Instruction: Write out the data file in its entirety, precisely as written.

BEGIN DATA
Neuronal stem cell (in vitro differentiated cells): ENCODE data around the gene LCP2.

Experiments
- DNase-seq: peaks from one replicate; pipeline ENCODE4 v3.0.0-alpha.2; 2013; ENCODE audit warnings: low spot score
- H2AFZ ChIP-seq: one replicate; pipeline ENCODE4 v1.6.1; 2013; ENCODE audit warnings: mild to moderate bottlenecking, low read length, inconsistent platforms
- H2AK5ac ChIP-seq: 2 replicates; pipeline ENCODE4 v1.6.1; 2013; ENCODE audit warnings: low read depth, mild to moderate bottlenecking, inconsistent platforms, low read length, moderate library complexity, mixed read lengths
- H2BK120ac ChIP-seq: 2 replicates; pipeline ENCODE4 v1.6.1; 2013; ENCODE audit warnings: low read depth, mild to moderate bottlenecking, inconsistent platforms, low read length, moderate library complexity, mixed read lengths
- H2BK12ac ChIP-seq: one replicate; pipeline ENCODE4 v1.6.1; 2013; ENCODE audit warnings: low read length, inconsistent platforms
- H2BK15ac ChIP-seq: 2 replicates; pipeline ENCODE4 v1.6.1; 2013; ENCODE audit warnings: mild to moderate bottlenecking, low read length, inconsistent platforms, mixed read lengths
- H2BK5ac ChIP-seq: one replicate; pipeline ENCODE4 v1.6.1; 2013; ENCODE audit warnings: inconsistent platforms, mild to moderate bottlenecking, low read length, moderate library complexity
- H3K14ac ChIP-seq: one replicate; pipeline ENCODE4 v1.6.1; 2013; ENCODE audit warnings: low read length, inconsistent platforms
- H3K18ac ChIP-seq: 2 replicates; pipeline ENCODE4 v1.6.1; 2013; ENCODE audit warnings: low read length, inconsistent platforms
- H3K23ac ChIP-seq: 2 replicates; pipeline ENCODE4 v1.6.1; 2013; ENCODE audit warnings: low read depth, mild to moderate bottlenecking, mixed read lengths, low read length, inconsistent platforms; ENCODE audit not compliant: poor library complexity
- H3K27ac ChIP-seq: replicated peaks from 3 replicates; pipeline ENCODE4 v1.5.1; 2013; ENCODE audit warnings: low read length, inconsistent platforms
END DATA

Neuronal stem cell (in vitro differentiated cells): ENCODE data around the gene LCP2.

Experiments
- DNase-seq: peaks from one replicate; pipeline ENCODE4 v3.0.0-alpha.2; 2013; ENCODE audit warnings: low spot score
- H2AFZ ChIP-seq: one replicate; pipeline ENCODE4 v1.6.1; 2013; ENCODE audit warnings: mild to moderate bottlenecking, low read length, inconsistent platforms
- H2AK5ac ChIP-seq: 2 replicates; pipeline ENCODE4 v1.6.1; 2013; ENCODE audit warnings: low read depth, mild to moderate bottlenecking, inconsistent platforms, low read length, moderate library complexity, mixed read lengths
- H2BK120ac ChIP-seq: 2 replicates; pipeline ENCODE4 v1.6.1; 2013; ENCODE audit warnings: low read depth, mild to moderate bottlenecking, inconsistent platforms, low read length, moderate library complexity, mixed read lengths
- H2BK12ac ChIP-seq: one replicate; pipeline ENCODE4 v1.6.1; 2013; ENCODE audit warnings: low read length, inconsistent platforms
- H2BK15ac ChIP-seq: 2 replicates; pipeline ENCODE4 v1.6.1; 2013; ENCODE audit warnings: mild to moderate bottlenecking, low read length, inconsistent platforms, mixed read lengths
- H2BK5ac ChIP-seq: one replicate; pipeline ENCODE4 v1.6.1; 2013; ENCODE audit warnings: inconsistent platforms, mild to moderate bottlenecking, low read length, moderate library complexity
- H3K14ac ChIP-seq: one replicate; pipeline ENCODE4 v1.6.1; 2013; ENCODE audit warnings: low read length, inconsistent platforms
- H3K18ac ChIP-seq: 2 replicates; pipeline ENCODE4 v1.6.1; 2013; ENCODE audit warnings: low read length, inconsistent platforms
- H3K23ac ChIP-seq: 2 replicates; pipeline ENCODE4 v1.6.1; 2013; ENCODE audit warnings: low read depth, mild to moderate bottlenecking, mixed read lengths, low read length, inconsistent platforms; ENCODE audit not compliant: poor library complexity
- H3K27ac ChIP-seq: replicated peaks from 3 replicates; pipeline ENCODE4 v1.5.1; 2013; ENCODE audit warnings: low read length, inconsistent platforms